Passages Read: Psalm 20, Genesis 20, 1 Chronicles 23‐24, Luke 12:49‐13:9
Psalm 20 – 7 Some trust in chariots and some in horses, but we trust in the name of the Lord our God
One of the first retreats that I ever went on as a youth pastor was a national youth conference in Fort Walton Beach, Florida. The man who had been hired to lead worship for the week was a quirky guy who loved to turn obscure Bible verses into songs. He then added his own sound effects and noises to the music he created.
Psalm 20:7 was one of the verses that he turned into song. And you know what? I’ll never forget the song. I can’t tell you how many hundreds of times the words to Psalm 20:7 have been replayed in my mind because of quirky dude’s music. And, the words have been such a comfort.
I need to trust in God to provide for my needs. So, do you. The Lord is the source of every blessing in our life. When we are blessed, praise the Lord. When we go through trials, turn to the Lord. He is the ultimate source of strength.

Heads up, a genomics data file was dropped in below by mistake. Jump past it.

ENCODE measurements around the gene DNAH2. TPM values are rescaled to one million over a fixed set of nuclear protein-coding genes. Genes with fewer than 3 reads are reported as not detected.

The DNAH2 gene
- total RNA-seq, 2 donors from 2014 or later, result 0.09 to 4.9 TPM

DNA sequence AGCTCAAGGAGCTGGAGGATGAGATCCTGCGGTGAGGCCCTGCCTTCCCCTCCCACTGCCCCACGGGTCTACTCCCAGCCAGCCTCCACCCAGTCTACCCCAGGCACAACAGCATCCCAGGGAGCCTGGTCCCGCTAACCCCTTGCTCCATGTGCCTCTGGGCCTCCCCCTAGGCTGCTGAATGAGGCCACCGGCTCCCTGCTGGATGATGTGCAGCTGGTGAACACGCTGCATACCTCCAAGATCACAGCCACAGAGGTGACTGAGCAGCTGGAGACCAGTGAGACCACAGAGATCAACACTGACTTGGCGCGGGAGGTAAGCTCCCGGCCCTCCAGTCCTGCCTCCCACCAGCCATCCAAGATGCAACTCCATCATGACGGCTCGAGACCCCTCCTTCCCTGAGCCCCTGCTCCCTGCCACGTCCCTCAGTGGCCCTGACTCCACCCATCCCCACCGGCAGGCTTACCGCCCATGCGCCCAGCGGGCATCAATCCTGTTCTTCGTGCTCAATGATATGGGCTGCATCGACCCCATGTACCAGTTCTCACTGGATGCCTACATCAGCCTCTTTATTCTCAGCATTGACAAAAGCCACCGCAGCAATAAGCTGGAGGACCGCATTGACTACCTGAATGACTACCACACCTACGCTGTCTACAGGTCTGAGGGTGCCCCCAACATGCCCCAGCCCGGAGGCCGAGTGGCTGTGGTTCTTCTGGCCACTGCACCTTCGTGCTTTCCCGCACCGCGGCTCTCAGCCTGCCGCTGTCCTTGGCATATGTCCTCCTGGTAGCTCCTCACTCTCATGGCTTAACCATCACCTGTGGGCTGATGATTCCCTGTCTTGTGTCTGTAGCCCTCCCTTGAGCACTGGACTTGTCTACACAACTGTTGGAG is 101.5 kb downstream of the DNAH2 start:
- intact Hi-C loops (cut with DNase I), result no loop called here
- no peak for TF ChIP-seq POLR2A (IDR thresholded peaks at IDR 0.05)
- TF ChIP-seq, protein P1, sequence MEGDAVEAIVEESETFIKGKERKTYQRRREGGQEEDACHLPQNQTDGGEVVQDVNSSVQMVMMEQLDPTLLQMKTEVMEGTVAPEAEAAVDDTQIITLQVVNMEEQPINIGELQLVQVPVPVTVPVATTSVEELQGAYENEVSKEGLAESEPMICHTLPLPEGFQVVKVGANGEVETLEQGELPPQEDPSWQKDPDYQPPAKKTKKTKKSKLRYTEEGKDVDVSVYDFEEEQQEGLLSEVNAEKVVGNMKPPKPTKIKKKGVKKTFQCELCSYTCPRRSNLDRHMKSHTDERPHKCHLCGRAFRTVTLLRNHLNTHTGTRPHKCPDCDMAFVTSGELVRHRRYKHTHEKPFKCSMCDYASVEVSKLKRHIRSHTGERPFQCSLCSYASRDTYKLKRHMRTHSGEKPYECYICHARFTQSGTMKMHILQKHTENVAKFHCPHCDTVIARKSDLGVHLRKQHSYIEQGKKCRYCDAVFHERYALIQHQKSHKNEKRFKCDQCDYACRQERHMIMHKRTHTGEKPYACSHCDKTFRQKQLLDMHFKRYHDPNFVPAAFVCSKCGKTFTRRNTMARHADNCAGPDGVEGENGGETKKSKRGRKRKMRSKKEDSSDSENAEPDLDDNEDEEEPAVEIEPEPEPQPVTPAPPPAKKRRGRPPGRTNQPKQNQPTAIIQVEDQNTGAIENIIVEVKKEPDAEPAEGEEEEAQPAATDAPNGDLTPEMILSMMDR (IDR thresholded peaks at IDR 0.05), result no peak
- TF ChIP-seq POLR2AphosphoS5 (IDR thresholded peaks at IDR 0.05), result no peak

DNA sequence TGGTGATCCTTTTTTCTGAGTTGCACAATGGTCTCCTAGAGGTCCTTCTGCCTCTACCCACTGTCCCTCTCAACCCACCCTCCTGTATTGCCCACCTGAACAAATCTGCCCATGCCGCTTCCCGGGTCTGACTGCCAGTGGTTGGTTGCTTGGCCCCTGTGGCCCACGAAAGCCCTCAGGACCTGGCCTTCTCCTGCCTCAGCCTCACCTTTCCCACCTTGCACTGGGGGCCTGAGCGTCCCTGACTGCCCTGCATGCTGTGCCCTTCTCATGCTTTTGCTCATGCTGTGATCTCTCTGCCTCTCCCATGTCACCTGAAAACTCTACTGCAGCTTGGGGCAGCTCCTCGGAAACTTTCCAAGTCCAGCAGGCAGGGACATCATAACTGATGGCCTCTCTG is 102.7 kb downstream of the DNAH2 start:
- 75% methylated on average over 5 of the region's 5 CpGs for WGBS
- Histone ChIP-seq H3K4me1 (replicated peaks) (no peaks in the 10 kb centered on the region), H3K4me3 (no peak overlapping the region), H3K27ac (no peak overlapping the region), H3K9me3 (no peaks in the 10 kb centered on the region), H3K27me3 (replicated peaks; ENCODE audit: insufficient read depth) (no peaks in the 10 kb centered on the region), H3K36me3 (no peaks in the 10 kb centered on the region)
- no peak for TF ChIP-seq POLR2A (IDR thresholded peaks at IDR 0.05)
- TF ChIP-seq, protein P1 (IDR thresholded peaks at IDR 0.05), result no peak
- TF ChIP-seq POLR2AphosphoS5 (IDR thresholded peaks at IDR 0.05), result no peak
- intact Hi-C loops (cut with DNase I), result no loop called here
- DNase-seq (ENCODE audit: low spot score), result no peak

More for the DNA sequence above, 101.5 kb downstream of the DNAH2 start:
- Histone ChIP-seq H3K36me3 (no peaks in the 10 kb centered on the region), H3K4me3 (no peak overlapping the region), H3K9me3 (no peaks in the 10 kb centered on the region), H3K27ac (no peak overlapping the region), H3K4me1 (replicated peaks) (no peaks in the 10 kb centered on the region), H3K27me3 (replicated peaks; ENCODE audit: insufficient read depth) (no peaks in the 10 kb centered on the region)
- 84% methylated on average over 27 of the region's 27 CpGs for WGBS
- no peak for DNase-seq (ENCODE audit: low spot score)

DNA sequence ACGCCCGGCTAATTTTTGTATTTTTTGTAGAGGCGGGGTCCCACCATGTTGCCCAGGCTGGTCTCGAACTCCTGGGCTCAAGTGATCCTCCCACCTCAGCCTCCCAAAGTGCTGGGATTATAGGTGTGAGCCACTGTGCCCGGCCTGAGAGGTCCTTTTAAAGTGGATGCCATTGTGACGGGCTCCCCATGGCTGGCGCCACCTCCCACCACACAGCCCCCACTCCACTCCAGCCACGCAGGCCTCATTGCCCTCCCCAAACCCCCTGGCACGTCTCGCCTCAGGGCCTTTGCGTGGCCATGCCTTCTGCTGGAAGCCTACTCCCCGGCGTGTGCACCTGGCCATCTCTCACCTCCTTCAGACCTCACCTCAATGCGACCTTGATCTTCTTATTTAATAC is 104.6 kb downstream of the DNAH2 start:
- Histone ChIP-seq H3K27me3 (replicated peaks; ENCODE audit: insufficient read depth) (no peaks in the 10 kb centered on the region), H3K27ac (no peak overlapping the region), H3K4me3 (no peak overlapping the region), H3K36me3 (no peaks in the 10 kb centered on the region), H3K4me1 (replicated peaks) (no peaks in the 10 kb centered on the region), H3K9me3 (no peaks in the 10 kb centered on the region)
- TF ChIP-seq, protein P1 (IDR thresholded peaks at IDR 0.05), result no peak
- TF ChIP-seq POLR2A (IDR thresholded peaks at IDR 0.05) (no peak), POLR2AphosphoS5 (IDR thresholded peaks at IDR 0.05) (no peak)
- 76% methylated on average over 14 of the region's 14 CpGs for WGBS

Genesis 20 – Abraham sure was a slow learner. Once again he calls Sarah his sister, leading another king to take her into his household as a wife. God again intervenes and saves both Sarah’s dignity and preserves his vow with Abraham. I get mad at Abraham when I read this passage, and I get reminded of how easy it is for any of us to stumble, if we are trusting in ourselves instead of God.
1 Chronicles 23-24 – It’s interesting to see the detail that David went into to assure that his son, Solomon, would start strong as king. David was a man of preparation. The inclusion of so many names brings credibility to the history of these chapters.
Luke 12:49-13:9 – There have been many books published about the hard sayings of Jesus. These are sayings that are tough for us to swallow. We love to hear about the compassion and grace of Christ, but few of us get as excited about the wrath of God.
Jesus speaks hard truth in Luke 12:49-13:9. He talks about the fact that if we do not repent and turn to Him, we will face eternal punnisment. There are consequences to sin, and Jesus has no problem letting His hearers be aware of the fact they need a Savior.
How do these passages make you feel as you read them? Do they broaden your understanding of the historical Jesus?